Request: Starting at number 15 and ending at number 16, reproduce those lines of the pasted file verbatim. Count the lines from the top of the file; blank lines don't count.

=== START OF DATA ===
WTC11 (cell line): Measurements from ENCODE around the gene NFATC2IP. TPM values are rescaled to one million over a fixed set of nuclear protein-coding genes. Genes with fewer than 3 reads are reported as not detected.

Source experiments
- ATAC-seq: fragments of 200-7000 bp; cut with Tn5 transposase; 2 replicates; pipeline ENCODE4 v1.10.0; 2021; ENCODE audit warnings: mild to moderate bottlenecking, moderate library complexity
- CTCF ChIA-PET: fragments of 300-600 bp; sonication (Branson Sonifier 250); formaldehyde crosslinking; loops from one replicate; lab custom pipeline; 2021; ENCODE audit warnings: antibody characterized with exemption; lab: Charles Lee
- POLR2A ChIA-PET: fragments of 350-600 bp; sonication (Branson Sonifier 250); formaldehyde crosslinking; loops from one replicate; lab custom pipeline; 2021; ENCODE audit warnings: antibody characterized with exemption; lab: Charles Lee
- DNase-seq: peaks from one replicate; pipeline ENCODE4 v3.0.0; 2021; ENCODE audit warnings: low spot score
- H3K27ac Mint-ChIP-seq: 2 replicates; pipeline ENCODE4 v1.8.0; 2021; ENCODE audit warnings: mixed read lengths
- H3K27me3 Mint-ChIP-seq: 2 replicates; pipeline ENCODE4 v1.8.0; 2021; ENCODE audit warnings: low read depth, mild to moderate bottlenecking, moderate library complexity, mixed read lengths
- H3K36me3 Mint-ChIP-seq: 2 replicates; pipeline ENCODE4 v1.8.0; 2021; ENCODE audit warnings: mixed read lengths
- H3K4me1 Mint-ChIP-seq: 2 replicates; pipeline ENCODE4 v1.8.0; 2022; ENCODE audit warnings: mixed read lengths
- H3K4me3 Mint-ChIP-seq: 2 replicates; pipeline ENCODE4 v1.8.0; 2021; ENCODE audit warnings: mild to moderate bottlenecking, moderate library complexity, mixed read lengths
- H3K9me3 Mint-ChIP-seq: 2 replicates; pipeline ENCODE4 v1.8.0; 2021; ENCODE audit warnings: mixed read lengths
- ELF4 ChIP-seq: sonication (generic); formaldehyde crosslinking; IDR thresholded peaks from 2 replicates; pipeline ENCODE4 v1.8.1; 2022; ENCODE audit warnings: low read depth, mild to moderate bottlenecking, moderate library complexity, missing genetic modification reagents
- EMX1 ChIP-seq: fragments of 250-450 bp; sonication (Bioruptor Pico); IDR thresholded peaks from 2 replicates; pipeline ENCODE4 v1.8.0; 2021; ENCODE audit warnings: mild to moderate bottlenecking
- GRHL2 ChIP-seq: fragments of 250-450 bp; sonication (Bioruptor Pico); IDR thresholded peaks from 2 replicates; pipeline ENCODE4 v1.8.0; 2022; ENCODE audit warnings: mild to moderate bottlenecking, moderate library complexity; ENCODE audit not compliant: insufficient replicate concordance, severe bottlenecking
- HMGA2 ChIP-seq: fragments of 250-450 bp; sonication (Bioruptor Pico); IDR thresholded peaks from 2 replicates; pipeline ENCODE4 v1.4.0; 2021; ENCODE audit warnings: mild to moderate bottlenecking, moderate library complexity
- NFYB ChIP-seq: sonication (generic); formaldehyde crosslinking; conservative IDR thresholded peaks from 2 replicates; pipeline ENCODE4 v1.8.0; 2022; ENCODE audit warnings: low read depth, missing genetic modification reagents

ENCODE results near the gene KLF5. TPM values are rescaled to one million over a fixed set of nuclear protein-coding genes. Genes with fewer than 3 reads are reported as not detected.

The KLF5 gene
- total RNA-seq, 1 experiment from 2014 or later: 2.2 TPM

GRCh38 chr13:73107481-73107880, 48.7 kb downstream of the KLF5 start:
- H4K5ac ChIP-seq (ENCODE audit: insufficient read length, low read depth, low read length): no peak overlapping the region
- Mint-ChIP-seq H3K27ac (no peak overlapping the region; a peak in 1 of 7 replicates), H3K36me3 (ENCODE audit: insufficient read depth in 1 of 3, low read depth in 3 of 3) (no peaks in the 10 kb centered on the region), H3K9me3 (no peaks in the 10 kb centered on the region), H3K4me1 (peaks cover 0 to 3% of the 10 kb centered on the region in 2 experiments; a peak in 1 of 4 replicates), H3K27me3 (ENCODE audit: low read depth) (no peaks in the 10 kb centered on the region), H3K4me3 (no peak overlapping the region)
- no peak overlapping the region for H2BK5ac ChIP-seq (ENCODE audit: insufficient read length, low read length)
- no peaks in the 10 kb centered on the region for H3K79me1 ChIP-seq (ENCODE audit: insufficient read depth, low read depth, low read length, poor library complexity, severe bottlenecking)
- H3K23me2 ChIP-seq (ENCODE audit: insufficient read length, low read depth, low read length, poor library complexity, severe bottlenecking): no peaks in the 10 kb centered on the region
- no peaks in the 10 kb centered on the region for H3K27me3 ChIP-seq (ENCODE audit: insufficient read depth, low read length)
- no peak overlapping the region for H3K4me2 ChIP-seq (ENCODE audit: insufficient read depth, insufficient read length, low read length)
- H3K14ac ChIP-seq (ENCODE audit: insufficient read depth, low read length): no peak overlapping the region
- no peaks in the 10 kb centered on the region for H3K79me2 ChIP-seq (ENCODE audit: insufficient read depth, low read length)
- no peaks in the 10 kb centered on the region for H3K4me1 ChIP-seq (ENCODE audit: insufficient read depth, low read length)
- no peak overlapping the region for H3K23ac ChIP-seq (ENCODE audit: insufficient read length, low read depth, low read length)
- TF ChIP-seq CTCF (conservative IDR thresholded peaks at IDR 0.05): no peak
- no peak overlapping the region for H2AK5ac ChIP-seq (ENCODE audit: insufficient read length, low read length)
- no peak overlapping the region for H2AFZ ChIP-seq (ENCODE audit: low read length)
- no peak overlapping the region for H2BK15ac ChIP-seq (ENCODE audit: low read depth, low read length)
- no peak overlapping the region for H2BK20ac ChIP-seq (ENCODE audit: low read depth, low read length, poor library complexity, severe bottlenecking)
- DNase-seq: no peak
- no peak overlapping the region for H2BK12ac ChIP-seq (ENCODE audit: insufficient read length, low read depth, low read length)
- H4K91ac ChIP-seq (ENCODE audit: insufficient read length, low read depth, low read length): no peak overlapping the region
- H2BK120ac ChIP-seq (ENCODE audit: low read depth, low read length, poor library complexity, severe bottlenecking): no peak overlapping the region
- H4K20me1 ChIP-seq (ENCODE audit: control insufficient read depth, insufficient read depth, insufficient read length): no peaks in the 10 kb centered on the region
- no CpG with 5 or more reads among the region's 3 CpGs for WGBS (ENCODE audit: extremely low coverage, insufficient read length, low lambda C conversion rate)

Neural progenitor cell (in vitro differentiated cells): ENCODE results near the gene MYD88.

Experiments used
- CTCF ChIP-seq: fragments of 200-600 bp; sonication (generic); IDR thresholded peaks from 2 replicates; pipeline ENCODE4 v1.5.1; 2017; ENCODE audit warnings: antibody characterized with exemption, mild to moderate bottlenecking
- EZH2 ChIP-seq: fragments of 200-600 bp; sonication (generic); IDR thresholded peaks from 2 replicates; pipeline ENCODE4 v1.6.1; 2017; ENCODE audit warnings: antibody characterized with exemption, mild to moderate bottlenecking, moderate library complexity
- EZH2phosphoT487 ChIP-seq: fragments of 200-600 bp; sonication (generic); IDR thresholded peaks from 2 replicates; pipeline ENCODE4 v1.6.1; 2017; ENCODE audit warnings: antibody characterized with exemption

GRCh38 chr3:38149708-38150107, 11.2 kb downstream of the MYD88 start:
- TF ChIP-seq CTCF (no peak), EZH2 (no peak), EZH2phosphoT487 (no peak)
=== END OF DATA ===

- GRHL2 ChIP-seq: fragments of 250-450 bp; sonication (Bioruptor Pico); IDR thresholded peaks from 2 replicates; pipeline ENCODE4 v1.8.0; 2022; ENCODE audit warnings: mild to moderate bottlenecking, moderate library complexity; ENCODE audit not compliant: insufficient replicate concordance, severe bottlenecking
- HMGA2 ChIP-seq: fragments of 250-450 bp; sonication (Bioruptor Pico); IDR thresholded peaks from 2 replicates; pipeline ENCODE4 v1.4.0; 2021; ENCODE audit warnings: mild to moderate bottlenecking, moderate library complexity